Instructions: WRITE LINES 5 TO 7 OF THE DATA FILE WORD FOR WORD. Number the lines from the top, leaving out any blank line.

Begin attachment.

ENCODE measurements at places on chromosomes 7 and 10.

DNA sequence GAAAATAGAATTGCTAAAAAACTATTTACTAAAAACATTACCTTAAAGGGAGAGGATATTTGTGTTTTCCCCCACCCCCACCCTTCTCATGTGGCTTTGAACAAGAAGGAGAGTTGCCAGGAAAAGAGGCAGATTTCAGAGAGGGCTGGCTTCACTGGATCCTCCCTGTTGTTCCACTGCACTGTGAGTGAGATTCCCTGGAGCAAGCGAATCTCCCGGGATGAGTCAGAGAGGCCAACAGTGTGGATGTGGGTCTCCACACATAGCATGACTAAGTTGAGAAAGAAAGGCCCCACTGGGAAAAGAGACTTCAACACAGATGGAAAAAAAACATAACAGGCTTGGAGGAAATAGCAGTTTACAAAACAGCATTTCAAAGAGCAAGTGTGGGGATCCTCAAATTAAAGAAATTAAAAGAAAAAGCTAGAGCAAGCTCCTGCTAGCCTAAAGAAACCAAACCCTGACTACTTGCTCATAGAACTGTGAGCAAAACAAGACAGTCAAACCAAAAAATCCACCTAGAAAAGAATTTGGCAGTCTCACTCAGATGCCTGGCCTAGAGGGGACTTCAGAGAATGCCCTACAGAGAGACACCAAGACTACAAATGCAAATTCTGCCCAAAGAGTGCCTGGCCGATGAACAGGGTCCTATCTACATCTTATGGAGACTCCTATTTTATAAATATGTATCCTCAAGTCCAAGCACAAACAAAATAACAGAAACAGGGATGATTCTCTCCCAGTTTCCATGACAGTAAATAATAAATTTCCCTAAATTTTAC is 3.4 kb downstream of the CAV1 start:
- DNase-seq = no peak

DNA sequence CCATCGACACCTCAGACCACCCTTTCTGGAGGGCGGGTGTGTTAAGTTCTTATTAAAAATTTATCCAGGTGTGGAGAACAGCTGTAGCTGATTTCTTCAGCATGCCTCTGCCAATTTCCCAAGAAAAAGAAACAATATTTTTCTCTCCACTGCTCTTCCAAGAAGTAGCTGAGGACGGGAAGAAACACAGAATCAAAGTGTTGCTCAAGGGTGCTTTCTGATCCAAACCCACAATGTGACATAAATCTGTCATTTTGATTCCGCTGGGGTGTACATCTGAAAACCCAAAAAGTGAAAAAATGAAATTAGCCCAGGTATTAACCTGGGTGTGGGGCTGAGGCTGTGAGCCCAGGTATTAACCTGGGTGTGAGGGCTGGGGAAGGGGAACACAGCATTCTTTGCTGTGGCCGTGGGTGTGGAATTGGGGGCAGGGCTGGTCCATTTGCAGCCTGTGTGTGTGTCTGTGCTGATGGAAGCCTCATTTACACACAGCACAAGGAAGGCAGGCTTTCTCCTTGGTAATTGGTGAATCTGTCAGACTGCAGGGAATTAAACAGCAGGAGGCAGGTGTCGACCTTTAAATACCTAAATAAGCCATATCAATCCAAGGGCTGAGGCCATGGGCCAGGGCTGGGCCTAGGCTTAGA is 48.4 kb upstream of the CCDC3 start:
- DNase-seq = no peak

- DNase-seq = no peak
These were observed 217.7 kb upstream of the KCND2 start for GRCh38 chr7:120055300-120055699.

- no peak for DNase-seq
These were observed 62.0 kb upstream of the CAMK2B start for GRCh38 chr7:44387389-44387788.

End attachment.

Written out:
- DNase-seq = no peak

- DNase-seq = no peak
These were observed 217.7 kb upstream of the KCND2 start for GRCh38 chr7:120055300-120055699.